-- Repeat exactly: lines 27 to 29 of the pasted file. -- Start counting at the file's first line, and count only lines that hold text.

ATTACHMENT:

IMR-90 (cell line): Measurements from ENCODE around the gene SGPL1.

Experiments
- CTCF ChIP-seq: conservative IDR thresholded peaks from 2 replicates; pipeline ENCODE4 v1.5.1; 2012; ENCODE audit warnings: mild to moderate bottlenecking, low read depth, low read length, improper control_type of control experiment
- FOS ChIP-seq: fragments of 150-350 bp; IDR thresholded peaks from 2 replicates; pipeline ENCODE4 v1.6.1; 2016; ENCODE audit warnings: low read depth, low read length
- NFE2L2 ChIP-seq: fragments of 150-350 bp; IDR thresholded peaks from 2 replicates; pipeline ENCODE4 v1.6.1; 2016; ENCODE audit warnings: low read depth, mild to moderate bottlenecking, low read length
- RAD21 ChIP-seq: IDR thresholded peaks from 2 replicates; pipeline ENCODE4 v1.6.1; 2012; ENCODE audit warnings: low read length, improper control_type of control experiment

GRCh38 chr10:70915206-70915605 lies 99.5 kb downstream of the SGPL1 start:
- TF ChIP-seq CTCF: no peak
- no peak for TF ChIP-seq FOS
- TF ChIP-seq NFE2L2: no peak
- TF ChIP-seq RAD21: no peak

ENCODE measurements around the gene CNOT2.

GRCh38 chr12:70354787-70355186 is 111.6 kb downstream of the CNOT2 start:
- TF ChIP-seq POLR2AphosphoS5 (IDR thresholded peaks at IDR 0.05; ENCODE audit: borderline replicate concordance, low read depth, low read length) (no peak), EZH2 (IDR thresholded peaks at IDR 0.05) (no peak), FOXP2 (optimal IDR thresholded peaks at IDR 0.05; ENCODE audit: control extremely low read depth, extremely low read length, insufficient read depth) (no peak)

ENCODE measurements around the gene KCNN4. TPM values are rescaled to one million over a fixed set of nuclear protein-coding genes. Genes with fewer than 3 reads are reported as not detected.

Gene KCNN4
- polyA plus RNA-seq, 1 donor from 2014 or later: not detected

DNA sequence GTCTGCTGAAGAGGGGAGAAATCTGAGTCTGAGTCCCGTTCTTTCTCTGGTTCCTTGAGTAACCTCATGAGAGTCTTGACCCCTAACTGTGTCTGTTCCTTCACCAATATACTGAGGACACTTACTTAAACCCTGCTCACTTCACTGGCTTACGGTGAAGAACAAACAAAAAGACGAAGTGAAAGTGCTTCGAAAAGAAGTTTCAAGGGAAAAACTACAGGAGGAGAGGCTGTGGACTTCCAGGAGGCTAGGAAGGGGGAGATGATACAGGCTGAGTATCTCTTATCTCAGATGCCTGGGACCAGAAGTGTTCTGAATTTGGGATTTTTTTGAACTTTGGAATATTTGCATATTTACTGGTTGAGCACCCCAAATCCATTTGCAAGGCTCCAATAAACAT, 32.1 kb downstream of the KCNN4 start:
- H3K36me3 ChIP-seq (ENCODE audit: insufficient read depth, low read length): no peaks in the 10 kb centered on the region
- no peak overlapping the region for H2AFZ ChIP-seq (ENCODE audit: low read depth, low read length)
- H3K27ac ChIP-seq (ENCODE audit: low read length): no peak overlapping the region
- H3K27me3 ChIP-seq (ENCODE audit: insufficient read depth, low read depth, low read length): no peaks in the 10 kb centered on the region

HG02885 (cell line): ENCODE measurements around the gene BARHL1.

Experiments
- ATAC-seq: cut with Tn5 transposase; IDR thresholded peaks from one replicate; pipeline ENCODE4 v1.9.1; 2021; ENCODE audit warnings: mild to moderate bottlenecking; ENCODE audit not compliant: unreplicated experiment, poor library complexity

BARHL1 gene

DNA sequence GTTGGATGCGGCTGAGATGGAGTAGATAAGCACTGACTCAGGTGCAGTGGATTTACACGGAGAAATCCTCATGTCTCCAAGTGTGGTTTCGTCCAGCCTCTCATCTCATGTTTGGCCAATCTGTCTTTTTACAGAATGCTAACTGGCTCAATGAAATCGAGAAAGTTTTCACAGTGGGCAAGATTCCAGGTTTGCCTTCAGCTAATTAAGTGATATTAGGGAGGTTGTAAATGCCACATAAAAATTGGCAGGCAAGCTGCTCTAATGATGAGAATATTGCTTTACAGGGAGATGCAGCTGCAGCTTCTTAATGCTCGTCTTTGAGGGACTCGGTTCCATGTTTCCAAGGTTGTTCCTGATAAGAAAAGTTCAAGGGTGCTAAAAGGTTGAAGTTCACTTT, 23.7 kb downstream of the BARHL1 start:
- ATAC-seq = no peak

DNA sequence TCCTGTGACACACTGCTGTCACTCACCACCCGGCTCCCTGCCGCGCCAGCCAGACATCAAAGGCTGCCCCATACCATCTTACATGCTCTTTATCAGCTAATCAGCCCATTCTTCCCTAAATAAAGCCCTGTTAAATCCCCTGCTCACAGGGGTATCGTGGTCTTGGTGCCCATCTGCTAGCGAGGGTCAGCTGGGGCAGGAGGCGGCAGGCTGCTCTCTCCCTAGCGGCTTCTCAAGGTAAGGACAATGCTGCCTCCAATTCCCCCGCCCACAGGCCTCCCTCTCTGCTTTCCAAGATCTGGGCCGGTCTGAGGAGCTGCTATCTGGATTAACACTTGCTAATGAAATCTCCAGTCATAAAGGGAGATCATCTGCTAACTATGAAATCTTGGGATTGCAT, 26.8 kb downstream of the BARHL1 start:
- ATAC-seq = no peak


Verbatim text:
DNA sequence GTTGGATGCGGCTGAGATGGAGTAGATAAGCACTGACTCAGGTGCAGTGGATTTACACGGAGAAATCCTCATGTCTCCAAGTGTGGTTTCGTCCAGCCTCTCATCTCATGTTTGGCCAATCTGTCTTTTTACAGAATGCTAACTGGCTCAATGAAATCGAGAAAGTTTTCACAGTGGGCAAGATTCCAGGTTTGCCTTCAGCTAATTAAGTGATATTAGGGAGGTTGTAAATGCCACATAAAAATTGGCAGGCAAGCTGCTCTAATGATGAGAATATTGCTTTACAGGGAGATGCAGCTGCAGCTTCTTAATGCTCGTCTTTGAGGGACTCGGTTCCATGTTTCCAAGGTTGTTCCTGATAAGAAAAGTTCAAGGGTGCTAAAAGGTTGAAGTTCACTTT, 23.7 kb downstream of the BARHL1 start:
- ATAC-seq = no peak

DNA sequence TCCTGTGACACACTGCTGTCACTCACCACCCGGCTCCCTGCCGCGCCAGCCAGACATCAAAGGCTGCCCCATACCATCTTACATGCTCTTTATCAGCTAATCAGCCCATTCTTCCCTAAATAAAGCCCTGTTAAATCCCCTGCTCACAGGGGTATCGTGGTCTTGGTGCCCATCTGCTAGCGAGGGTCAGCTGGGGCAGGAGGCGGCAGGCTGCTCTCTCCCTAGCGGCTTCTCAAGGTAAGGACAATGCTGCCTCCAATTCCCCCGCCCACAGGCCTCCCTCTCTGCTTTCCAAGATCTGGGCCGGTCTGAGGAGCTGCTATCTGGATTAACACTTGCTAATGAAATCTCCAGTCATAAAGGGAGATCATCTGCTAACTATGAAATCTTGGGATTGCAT, 26.8 kb downstream of the BARHL1 start: